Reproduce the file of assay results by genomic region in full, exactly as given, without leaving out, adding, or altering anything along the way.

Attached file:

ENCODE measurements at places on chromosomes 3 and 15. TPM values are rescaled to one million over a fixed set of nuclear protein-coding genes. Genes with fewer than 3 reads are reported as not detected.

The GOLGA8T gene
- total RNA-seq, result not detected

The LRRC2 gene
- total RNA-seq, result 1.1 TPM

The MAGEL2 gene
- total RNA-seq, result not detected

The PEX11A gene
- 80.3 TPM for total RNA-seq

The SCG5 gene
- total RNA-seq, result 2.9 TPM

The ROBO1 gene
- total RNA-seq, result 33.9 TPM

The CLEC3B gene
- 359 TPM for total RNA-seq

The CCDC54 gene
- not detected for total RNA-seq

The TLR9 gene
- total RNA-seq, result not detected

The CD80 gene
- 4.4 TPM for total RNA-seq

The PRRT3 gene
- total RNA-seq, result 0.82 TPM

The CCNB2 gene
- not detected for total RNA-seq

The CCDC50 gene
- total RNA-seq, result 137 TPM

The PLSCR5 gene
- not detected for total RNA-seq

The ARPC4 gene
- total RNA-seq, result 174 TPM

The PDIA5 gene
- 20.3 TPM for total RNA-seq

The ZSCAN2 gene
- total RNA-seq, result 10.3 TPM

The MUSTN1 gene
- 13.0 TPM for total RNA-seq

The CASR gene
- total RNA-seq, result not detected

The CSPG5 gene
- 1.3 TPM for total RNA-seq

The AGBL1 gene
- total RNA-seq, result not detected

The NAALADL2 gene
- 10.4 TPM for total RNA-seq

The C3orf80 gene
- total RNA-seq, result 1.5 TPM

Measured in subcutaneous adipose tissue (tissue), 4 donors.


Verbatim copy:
ENCODE measurements at places on chromosomes 3 and 15. TPM values are rescaled to one million over a fixed set of nuclear protein-coding genes. Genes with fewer than 3 reads are reported as not detected.

The GOLGA8T gene
- total RNA-seq, result not detected

The LRRC2 gene
- total RNA-seq, result 1.1 TPM

The MAGEL2 gene
- total RNA-seq, result not detected

The PEX11A gene
- 80.3 TPM for total RNA-seq

The SCG5 gene
- total RNA-seq, result 2.9 TPM

The ROBO1 gene
- total RNA-seq, result 33.9 TPM

The CLEC3B gene
- 359 TPM for total RNA-seq

The CCDC54 gene
- not detected for total RNA-seq

The TLR9 gene
- total RNA-seq, result not detected

The CD80 gene
- 4.4 TPM for total RNA-seq

The PRRT3 gene
- total RNA-seq, result 0.82 TPM

The CCNB2 gene
- not detected for total RNA-seq

The CCDC50 gene
- total RNA-seq, result 137 TPM

The PLSCR5 gene
- not detected for total RNA-seq

The ARPC4 gene
- total RNA-seq, result 174 TPM

The PDIA5 gene
- 20.3 TPM for total RNA-seq

The ZSCAN2 gene
- total RNA-seq, result 10.3 TPM

The MUSTN1 gene
- 13.0 TPM for total RNA-seq

The CASR gene
- total RNA-seq, result not detected

The CSPG5 gene
- 1.3 TPM for total RNA-seq

The AGBL1 gene
- total RNA-seq, result not detected

The NAALADL2 gene
- 10.4 TPM for total RNA-seq

The C3orf80 gene
- total RNA-seq, result 1.5 TPM

Measured in subcutaneous adipose tissue (tissue), 4 donors.